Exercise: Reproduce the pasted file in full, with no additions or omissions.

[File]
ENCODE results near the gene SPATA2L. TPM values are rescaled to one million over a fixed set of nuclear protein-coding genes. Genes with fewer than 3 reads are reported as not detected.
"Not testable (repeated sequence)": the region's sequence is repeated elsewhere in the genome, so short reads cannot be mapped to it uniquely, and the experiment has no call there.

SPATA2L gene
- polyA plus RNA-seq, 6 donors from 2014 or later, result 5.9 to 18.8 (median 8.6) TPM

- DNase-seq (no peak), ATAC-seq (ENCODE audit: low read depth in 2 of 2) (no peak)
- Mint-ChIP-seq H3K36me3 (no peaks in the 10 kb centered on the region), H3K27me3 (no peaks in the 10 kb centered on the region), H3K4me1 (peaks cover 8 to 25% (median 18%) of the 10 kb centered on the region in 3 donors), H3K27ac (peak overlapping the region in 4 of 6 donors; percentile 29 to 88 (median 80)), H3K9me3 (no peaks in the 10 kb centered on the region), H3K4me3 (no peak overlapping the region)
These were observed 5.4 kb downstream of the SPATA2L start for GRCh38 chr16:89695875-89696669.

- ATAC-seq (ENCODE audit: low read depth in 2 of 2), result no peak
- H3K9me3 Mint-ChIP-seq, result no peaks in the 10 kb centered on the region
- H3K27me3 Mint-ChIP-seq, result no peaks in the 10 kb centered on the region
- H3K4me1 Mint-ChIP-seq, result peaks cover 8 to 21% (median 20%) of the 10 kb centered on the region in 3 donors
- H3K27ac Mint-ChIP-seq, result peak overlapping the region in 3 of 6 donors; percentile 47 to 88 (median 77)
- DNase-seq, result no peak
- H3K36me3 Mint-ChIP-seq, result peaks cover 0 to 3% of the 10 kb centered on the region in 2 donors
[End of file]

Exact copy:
ENCODE results near the gene SPATA2L. TPM values are rescaled to one million over a fixed set of nuclear protein-coding genes. Genes with fewer than 3 reads are reported as not detected.
"Not testable (repeated sequence)": the region's sequence is repeated elsewhere in the genome, so short reads cannot be mapped to it uniquely, and the experiment has no call there.

SPATA2L gene
- polyA plus RNA-seq, 6 donors from 2014 or later, result 5.9 to 18.8 (median 8.6) TPM

- DNase-seq (no peak), ATAC-seq (ENCODE audit: low read depth in 2 of 2) (no peak)
- Mint-ChIP-seq H3K36me3 (no peaks in the 10 kb centered on the region), H3K27me3 (no peaks in the 10 kb centered on the region), H3K4me1 (peaks cover 8 to 25% (median 18%) of the 10 kb centered on the region in 3 donors), H3K27ac (peak overlapping the region in 4 of 6 donors; percentile 29 to 88 (median 80)), H3K9me3 (no peaks in the 10 kb centered on the region), H3K4me3 (no peak overlapping the region)
These were observed 5.4 kb downstream of the SPATA2L start for GRCh38 chr16:89695875-89696669.

- ATAC-seq (ENCODE audit: low read depth in 2 of 2), result no peak
- H3K9me3 Mint-ChIP-seq, result no peaks in the 10 kb centered on the region
- H3K27me3 Mint-ChIP-seq, result no peaks in the 10 kb centered on the region
- H3K4me1 Mint-ChIP-seq, result peaks cover 8 to 21% (median 20%) of the 10 kb centered on the region in 3 donors
- H3K27ac Mint-ChIP-seq, result peak overlapping the region in 3 of 6 donors; percentile 47 to 88 (median 77)
- DNase-seq, result no peak
- H3K36me3 Mint-ChIP-seq, result peaks cover 0 to 3% of the 10 kb centered on the region in 2 donors